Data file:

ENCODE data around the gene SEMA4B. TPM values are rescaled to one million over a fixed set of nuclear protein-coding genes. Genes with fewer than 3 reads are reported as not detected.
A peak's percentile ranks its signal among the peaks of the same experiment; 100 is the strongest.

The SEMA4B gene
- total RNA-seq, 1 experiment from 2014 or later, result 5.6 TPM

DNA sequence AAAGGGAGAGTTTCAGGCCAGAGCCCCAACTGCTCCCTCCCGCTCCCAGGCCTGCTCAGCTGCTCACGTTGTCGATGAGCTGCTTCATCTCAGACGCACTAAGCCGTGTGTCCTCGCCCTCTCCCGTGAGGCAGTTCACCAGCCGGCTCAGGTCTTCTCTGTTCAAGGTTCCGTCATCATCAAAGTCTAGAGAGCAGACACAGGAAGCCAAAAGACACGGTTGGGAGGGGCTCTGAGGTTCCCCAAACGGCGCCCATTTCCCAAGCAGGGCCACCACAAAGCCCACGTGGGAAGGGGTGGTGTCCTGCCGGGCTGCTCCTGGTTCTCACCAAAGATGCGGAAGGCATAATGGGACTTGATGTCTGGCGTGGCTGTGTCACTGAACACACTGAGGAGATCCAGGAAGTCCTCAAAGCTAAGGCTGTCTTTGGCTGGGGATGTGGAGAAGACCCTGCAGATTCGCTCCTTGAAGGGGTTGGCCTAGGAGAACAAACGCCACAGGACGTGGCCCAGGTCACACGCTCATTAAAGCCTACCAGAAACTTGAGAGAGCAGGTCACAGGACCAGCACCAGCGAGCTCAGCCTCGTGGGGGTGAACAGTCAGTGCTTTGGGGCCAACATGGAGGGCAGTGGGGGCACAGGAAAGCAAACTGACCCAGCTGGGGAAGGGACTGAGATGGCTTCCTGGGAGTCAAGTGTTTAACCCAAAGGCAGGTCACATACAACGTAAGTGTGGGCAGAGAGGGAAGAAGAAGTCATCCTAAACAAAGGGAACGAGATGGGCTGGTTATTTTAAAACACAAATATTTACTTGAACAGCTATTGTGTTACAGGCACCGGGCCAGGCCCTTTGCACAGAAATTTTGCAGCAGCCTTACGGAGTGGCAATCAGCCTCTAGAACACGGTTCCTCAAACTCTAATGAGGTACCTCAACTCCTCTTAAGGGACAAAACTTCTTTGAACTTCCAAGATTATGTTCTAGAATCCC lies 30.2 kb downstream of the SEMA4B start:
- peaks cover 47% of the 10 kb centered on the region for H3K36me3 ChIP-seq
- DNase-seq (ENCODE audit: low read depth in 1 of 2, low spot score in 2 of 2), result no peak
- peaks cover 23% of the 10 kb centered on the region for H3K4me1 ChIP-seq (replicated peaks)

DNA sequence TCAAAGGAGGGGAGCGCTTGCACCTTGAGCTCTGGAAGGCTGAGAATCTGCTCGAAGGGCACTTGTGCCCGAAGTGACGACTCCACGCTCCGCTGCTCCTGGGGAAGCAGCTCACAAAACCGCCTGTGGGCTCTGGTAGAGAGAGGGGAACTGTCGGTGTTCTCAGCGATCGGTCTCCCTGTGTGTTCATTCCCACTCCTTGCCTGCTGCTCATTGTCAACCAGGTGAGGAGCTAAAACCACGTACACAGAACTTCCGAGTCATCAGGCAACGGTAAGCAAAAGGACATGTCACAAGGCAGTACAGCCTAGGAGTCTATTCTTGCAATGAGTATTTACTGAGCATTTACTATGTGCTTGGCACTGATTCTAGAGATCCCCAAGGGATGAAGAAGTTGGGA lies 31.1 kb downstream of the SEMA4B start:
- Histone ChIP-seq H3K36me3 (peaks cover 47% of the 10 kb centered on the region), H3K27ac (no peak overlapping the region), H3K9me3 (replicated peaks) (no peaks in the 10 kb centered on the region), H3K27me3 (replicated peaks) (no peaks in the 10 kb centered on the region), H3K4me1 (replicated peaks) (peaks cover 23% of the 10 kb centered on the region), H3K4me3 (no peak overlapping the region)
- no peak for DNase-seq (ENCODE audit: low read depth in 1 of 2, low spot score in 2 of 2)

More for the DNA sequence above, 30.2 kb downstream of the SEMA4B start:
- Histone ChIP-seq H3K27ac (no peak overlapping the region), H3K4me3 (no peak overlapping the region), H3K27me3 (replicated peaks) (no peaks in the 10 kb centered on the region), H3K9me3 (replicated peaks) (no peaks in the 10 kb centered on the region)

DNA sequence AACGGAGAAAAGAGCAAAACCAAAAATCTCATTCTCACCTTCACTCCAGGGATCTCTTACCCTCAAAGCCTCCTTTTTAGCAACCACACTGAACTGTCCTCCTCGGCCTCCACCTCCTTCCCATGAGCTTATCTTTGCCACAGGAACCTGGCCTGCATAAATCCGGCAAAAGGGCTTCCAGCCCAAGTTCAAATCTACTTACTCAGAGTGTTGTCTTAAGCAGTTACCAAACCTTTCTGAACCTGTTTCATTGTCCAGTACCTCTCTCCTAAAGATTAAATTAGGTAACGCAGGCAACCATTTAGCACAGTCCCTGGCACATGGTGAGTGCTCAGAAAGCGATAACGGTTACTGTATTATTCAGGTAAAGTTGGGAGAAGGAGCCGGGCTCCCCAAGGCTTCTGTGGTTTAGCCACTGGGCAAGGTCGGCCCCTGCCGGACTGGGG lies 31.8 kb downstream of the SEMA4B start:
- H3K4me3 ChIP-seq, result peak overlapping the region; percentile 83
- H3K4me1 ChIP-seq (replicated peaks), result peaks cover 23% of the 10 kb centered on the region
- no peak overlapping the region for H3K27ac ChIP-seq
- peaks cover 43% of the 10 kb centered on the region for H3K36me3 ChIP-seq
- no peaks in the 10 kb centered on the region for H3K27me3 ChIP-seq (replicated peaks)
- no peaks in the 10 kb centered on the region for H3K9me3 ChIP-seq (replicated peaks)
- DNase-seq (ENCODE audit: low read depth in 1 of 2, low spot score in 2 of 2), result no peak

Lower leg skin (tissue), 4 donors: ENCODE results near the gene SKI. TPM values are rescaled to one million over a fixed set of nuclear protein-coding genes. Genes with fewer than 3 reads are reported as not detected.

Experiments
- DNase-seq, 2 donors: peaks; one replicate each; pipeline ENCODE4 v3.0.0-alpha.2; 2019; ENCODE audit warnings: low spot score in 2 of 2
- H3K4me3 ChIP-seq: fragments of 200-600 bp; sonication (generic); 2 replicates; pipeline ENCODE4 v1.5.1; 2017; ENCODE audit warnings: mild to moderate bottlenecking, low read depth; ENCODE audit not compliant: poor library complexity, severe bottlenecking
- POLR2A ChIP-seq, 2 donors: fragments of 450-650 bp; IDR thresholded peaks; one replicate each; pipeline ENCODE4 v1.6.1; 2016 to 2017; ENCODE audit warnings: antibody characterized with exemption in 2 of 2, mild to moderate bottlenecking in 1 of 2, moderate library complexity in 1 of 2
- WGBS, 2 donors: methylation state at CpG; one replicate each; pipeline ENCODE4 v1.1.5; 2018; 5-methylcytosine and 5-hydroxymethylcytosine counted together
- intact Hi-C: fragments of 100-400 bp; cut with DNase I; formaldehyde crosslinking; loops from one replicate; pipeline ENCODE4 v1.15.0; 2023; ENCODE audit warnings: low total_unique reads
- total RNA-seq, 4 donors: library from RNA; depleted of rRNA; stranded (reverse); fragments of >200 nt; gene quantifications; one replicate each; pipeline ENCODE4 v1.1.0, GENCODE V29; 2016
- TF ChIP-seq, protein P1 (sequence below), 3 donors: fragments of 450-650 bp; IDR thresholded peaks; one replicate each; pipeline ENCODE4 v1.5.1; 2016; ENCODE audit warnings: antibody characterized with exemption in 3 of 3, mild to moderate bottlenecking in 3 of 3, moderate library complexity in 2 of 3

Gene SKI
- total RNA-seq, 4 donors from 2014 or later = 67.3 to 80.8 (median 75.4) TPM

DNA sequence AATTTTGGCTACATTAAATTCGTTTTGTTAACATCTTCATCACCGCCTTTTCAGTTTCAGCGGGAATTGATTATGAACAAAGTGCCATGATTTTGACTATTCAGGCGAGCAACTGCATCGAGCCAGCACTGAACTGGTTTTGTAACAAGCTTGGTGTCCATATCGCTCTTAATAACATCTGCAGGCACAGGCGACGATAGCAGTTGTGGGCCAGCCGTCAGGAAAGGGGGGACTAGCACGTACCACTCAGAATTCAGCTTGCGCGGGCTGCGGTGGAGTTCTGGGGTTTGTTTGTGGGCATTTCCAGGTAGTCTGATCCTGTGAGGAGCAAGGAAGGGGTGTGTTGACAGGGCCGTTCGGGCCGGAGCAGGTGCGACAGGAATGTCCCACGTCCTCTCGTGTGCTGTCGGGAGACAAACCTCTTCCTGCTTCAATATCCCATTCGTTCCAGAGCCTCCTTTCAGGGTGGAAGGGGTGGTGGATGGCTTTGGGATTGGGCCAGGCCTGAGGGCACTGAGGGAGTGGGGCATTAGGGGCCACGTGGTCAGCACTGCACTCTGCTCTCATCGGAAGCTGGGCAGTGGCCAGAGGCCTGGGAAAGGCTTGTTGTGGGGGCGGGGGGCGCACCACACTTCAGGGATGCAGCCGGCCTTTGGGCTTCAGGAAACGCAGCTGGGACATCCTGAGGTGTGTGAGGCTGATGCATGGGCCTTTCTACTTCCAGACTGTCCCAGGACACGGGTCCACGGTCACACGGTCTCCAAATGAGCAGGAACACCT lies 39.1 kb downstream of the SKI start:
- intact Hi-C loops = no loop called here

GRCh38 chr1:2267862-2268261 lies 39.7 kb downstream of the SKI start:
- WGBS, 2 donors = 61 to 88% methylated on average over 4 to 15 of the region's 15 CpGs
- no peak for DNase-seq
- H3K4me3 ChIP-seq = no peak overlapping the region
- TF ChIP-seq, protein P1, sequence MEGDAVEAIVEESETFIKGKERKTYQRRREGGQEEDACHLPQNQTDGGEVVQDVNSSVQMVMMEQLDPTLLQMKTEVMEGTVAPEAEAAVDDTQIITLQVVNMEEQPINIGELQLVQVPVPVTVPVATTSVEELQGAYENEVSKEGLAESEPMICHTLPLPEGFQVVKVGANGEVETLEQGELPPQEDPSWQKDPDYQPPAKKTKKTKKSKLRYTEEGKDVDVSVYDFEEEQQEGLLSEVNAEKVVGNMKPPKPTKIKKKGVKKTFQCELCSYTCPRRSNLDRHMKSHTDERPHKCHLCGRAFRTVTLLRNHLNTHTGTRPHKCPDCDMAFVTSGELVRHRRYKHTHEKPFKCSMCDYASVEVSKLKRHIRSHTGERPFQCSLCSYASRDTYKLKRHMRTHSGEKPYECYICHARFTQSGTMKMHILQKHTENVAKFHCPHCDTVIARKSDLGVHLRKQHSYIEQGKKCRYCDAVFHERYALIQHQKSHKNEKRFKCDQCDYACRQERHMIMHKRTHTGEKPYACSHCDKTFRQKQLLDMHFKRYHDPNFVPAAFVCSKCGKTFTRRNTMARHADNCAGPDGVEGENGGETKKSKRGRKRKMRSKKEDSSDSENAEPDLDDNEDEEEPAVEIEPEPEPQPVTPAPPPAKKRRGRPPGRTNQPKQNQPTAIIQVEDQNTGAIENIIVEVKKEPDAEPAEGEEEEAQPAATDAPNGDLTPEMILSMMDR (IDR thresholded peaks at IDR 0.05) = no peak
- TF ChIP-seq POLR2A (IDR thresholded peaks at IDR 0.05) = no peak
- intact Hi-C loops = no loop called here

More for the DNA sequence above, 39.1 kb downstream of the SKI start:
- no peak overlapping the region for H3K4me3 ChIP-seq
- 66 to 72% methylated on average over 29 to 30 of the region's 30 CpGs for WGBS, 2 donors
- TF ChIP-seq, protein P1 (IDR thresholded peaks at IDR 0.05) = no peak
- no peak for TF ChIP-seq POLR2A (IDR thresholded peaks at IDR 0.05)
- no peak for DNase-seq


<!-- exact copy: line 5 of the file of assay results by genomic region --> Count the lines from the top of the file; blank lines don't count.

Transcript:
DNA sequence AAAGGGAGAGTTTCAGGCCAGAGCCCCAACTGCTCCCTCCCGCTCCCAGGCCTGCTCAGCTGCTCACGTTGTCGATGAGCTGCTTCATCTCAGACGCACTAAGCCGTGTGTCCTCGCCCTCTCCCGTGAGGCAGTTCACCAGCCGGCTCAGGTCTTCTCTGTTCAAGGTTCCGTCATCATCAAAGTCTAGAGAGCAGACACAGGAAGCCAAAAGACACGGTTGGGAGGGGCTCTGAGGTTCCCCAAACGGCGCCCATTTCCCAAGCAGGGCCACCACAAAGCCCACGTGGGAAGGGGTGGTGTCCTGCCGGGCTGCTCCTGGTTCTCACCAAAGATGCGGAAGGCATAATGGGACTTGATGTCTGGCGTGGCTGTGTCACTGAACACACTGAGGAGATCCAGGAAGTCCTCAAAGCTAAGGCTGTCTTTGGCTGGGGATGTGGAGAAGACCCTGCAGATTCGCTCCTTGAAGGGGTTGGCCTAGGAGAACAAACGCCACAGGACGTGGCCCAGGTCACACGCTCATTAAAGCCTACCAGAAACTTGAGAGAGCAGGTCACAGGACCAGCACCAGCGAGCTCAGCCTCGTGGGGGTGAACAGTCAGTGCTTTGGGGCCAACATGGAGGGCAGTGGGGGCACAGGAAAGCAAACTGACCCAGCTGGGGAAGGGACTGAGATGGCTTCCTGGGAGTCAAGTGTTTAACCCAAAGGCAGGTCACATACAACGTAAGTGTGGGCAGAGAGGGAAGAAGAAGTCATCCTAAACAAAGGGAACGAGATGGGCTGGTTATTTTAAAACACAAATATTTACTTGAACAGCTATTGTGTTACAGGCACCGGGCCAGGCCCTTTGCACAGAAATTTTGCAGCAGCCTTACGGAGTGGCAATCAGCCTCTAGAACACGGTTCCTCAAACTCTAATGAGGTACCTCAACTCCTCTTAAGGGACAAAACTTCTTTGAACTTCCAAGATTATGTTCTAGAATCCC lies 30.2 kb downstream of the SEMA4B start: